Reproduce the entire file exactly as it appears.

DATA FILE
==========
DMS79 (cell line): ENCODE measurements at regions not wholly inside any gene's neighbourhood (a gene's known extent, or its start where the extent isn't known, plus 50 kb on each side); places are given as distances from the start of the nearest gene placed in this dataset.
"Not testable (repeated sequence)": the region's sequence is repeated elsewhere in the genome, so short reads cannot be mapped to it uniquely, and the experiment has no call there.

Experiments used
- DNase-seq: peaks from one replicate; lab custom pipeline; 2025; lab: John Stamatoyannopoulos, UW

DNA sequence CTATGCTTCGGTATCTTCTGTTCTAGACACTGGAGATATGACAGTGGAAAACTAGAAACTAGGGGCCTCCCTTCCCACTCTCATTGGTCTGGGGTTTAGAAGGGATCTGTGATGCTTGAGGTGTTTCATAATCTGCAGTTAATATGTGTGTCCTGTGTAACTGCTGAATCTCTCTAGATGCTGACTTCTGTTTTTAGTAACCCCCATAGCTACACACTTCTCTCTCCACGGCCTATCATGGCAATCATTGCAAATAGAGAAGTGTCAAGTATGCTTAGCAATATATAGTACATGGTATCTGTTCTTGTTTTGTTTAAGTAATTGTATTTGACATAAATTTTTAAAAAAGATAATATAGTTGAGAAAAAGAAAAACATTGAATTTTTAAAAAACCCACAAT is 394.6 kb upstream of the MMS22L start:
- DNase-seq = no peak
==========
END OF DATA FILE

DMS79 (cell line): ENCODE measurements at regions not wholly inside any gene's neighbourhood (a gene's known extent, or its start where the extent isn't known, plus 50 kb on each side); places are given as distances from the start of the nearest gene placed in this dataset.
"Not testable (repeated sequence)": the region's sequence is repeated elsewhere in the genome, so short reads cannot be mapped to it uniquely, and the experiment has no call there.

Experiments used
- DNase-seq: peaks from one replicate; lab custom pipeline; 2025; lab: John Stamatoyannopoulos, UW

DNA sequence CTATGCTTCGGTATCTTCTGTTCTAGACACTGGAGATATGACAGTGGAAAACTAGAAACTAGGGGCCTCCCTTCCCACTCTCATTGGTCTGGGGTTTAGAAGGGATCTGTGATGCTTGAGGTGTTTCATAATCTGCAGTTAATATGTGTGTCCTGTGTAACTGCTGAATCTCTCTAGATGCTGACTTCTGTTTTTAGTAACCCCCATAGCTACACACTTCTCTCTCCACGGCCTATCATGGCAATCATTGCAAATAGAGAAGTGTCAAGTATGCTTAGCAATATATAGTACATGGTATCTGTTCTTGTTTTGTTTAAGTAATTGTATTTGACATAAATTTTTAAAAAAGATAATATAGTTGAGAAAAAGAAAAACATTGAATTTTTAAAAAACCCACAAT is 394.6 kb upstream of the MMS22L start:
- DNase-seq = no peak